Dutee Chand: When India’s fastest sprinter Dutee Chand came out as gay and  introduced her partner to the world as her soulmate, her village disowned her.  Chaka Gopalpur, a village of weavers in Odisha, thought the gold medallist  from their village should not have come out publicly. They felt humiliated. But  in 2020, when the lockdown dried up employment opportunities in her native  village, she came forward to offer help with food and other essential provisions.  She also realised the crisis of menstrual hygiene in the wake of the lockdown  provisions and went to each individual house to deliver sanitary napkins. “I  wasn’t sure if women would be comfortable coming out to take sanitary pad  packets. So, I went to each home,” Dutee said about her relief drive. 

Rafiul alom Rahman: Hailing from Dhubri in Assam, he always had to brave  through dual layer of discrimination, for being Muslim and for being queer. He founded the Queer Muslim Project in 2017 to shared first-person accounts of  what it means to be queer and muslim. It aims to “counter queerphobia and muslim hate one story at a time”.

Like Chand and Rahman there are many other folks hailing from the extreme  rural areas of India and not only working for different cause in different sectors  but also encouraging alot of other folks like them to get education, be  financially and emotionally independent, come out and live life with dignity. 

After, few of them, crossing one of the staircase of moving out from the rural  areas after years of discrimination, torture and the feeling of being unsafe as  they constantly hear homophobic and hateful remarks everyday. Now there's going to be a constant race of "fit in" in the queer communities of urban or  suburban areas. The urban queer communities is not as accepting as they  pretend to be. On one hand manny face internalised femmphobia, transphobia  and xenophobia within the community on the other the competition of being  better than each other is always there. Under the shade of being better, the one  who have not seen much of city life or are raised in rural area feel left out and  mocked by the community themselves. 

Though community do feels like home from celebrating the existence of each  other to being there for the fight of basic human rights, they stick together. Accepting family also have flaws. 

Recently, Indian government referring to same-sex marriage as "urban elitist"  concept made headlines. A national body referring to the very basic human  rights to marry the person they love irrespective of gender as "urban elitist"  shows how as a nation, there's a need of sensitisation in general. As sr adv. Ramachandran said in the supreme court during the hearing on  marriage equality under SMA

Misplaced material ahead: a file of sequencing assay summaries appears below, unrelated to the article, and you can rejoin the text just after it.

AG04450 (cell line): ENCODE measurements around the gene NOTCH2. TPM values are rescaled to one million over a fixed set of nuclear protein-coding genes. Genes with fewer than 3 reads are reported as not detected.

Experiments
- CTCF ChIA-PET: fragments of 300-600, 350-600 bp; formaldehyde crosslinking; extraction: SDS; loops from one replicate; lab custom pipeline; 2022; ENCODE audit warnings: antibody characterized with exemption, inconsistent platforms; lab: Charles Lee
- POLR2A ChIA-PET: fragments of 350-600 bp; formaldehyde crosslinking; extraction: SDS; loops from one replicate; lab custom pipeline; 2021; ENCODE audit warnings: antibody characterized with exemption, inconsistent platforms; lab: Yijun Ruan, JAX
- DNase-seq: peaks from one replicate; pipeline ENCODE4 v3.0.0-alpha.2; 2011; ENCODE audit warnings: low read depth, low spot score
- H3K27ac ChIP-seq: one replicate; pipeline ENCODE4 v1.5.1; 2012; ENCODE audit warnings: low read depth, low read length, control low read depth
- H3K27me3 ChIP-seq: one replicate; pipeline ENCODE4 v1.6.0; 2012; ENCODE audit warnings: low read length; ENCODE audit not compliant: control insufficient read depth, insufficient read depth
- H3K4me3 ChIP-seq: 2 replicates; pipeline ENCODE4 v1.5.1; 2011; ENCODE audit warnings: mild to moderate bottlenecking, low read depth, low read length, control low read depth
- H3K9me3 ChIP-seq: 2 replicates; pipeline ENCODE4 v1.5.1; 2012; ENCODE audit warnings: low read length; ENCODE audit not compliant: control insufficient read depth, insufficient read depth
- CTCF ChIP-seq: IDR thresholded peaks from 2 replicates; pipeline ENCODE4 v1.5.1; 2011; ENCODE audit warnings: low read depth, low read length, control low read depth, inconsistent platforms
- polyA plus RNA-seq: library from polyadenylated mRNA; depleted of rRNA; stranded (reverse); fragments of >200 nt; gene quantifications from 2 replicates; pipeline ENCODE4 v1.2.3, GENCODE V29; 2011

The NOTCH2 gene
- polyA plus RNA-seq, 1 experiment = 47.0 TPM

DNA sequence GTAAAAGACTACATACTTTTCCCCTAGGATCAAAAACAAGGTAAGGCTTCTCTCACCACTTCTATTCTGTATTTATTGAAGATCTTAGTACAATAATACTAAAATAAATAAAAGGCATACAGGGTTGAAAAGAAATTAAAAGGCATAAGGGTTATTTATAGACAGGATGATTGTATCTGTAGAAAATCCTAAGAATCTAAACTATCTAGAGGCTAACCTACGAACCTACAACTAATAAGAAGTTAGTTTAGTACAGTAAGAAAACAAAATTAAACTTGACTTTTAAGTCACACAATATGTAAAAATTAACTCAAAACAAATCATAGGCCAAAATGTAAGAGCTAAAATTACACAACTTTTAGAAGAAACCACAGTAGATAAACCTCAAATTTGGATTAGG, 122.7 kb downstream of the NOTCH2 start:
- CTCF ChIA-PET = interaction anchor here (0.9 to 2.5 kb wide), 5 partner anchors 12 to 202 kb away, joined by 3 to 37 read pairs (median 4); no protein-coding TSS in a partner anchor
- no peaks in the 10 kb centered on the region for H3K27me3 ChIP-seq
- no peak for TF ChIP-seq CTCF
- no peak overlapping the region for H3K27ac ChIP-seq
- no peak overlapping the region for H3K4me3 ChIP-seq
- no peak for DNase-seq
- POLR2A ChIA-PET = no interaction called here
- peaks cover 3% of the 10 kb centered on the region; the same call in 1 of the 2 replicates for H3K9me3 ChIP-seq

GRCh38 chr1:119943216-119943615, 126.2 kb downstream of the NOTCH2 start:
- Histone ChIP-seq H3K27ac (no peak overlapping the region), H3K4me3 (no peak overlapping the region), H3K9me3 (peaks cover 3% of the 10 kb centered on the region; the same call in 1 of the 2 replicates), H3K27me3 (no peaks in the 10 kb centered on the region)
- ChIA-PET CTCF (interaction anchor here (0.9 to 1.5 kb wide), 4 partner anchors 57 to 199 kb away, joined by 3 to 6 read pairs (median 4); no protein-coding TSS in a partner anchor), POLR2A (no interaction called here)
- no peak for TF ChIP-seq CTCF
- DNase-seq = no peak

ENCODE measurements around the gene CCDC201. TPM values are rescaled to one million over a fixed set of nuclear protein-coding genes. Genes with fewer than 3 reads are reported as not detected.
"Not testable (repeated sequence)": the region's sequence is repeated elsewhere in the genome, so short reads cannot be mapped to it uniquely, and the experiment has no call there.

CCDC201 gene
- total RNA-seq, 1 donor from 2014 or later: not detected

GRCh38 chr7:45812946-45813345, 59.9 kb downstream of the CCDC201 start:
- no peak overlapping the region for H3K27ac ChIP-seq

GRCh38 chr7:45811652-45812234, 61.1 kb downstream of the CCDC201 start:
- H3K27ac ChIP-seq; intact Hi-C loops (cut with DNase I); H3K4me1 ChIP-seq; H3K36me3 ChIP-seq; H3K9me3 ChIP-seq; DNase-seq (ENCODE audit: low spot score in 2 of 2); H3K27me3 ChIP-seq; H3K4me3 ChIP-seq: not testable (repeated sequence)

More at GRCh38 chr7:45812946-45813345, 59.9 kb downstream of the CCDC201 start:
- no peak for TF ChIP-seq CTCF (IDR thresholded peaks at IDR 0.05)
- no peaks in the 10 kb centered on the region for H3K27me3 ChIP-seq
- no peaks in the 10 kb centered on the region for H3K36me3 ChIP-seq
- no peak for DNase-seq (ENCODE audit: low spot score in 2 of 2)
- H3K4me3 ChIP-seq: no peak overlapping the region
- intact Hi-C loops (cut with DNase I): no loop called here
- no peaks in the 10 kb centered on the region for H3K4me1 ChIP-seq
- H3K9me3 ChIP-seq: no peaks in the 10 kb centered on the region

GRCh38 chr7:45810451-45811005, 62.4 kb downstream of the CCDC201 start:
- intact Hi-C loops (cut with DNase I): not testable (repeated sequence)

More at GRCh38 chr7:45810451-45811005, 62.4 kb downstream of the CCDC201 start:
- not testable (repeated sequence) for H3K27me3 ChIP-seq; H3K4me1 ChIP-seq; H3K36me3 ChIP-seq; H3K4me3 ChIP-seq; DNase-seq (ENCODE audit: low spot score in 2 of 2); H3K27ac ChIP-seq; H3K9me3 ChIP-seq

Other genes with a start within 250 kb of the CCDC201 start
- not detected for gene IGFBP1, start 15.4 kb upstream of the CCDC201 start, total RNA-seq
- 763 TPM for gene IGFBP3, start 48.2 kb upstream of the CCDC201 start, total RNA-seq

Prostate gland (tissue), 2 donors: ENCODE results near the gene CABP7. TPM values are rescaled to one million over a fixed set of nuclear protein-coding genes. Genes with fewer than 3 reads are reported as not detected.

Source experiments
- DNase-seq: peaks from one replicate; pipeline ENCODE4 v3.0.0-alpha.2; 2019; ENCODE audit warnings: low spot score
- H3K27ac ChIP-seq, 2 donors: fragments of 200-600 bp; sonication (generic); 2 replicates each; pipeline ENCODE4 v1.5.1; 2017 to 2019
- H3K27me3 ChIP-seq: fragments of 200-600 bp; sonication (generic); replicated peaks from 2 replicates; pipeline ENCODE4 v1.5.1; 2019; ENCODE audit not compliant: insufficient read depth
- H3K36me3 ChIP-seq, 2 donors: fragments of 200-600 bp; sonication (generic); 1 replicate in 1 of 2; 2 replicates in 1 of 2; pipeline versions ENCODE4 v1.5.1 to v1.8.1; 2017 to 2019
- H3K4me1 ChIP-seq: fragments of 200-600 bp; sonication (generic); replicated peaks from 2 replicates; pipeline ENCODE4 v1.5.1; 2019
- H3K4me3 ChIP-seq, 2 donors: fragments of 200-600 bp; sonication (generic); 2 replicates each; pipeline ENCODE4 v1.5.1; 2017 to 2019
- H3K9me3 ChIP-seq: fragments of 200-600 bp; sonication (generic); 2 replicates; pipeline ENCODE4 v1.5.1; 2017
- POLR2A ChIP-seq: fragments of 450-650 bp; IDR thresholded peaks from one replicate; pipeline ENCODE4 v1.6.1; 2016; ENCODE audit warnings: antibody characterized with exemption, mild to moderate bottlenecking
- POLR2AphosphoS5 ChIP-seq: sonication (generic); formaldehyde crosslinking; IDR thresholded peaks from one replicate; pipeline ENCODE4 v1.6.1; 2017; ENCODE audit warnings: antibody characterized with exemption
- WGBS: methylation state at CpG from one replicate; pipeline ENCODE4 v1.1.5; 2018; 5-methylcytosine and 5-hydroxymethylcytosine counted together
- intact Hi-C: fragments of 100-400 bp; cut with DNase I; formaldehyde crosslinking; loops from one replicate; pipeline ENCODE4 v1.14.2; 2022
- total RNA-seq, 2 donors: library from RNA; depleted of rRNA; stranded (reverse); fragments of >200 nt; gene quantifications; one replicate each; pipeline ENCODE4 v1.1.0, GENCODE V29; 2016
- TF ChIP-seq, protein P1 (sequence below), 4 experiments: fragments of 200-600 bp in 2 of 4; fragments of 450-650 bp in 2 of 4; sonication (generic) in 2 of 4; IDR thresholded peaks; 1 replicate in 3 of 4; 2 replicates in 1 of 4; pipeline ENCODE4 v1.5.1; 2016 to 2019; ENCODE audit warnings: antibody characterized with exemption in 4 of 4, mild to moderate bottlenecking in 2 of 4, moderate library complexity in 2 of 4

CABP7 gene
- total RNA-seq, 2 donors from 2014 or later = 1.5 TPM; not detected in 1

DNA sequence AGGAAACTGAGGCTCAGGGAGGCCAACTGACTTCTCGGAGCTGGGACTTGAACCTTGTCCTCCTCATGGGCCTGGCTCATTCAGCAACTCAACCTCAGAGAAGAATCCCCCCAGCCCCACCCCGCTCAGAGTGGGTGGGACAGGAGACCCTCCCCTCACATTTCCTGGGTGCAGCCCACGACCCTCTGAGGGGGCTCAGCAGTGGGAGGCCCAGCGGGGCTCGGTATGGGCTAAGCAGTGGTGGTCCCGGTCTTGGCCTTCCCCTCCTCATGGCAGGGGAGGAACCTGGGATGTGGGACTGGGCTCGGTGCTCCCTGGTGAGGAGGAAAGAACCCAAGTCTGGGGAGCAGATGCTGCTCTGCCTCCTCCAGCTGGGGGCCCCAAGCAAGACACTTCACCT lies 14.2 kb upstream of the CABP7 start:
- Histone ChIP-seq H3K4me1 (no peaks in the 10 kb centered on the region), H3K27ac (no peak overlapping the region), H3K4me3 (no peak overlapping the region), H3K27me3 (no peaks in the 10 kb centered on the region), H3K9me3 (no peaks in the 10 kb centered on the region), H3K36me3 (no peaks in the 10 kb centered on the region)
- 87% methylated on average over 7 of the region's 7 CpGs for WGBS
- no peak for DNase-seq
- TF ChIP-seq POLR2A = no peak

"My petitioner Kajal is a Dalit woman from a town in Punjab, her partner  Bhavna is an OBC woman from a town in Haryana. Bhavna works as an  accountant, Kajal works in a bakery. They don't have understanding families.  They had to go to the Delhi High Court for protection from their own families.  Government's assumption that they are the "Urban Elite" is careless and  insensitive. Marriage is not only a gateway to different socio-economic rights but it is a  protection from their own parental families & society." 

It is an undeniable fact that all these things are new for a society with less  knowledge and awareness, but it is obviously not impossible for them to learn.  Some representatives of LGBTQ+ community are trying to rectify this problem  via short street plays, poems, drama and parades. These attempts play a great  role in making people understand that “LGBTQ+ community is not something  that’s from out of the world, it is what it is, sexuality is not a choice it is what  you are born with and what you are”. It is of utmost importance to “Believe.  Support. And Validate.” As we work or radical self-acceptance and self-joy, we must also uplift all other individuals in our community. Strength comes from  connection; let’s just stop making a mould and trying to fit everyone into it.

About Karan

Karan was born in Uttarakhand and raised in Kashmir and around India, as his father is in the army. He's majoring in physical therapy and sort of minoring in philosophy. His works have appeared in the newsletters of NGOs across Delhi. He is really enthusiastic and rebellious about political issues across religion, caste, sexuality, gender, and disabilities across India and actively participates in making the environment equitable. He is tall for no reason and lives in Delhi.